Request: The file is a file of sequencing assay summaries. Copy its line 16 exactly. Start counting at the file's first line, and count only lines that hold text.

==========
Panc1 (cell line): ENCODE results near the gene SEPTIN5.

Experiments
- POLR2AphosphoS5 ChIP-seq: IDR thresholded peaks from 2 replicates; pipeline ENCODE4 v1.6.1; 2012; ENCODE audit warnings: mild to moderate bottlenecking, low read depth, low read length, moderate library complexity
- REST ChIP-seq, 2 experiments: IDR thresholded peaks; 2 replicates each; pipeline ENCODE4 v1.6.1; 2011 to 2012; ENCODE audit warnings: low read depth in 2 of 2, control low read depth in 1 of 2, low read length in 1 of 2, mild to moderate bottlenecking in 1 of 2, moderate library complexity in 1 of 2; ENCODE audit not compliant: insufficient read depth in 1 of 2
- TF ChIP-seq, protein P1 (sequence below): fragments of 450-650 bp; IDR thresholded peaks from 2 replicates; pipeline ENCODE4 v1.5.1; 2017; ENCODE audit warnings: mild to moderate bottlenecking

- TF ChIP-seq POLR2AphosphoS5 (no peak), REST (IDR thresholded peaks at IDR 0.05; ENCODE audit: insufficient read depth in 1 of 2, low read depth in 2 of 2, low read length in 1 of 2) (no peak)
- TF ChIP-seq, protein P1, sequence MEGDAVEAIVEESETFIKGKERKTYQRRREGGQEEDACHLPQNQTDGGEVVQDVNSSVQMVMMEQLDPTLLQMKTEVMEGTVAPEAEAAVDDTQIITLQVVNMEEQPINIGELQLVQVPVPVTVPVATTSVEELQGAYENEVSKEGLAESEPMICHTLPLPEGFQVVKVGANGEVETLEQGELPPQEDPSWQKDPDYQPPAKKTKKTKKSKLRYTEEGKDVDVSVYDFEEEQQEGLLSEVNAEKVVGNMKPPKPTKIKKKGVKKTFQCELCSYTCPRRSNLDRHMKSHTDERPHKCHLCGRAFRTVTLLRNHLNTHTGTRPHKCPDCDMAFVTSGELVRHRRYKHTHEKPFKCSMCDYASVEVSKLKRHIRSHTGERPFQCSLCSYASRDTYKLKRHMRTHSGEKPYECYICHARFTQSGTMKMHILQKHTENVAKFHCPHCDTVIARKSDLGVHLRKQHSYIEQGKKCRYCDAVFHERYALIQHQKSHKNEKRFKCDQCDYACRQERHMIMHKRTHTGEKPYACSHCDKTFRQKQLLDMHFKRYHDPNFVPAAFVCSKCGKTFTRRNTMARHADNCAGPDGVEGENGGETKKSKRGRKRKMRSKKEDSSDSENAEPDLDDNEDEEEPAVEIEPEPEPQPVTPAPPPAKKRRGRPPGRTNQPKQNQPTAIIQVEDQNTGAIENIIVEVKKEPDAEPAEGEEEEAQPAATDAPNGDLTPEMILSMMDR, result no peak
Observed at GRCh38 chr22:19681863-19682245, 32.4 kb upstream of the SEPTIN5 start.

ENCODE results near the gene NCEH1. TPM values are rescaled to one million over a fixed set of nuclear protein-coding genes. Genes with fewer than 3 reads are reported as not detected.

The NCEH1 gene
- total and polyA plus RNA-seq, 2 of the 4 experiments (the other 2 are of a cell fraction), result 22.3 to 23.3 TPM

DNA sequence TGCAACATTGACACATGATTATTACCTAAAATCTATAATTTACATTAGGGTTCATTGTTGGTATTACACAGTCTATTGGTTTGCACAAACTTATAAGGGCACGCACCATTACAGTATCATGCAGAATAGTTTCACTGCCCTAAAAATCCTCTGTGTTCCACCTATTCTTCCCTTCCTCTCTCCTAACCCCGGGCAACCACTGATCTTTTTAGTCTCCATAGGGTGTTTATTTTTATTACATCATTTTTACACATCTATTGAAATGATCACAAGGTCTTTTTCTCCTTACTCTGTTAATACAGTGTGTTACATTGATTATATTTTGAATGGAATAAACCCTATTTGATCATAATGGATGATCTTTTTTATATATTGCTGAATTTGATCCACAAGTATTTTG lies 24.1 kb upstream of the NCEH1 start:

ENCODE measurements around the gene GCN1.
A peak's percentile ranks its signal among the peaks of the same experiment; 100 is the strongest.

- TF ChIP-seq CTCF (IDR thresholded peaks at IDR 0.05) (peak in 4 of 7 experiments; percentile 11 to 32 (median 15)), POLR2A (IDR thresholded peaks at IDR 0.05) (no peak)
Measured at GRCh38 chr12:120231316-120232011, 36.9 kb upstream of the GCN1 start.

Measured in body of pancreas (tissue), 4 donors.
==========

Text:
Measured at GRCh38 chr12:120231316-120232011, 36.9 kb upstream of the GCN1 start.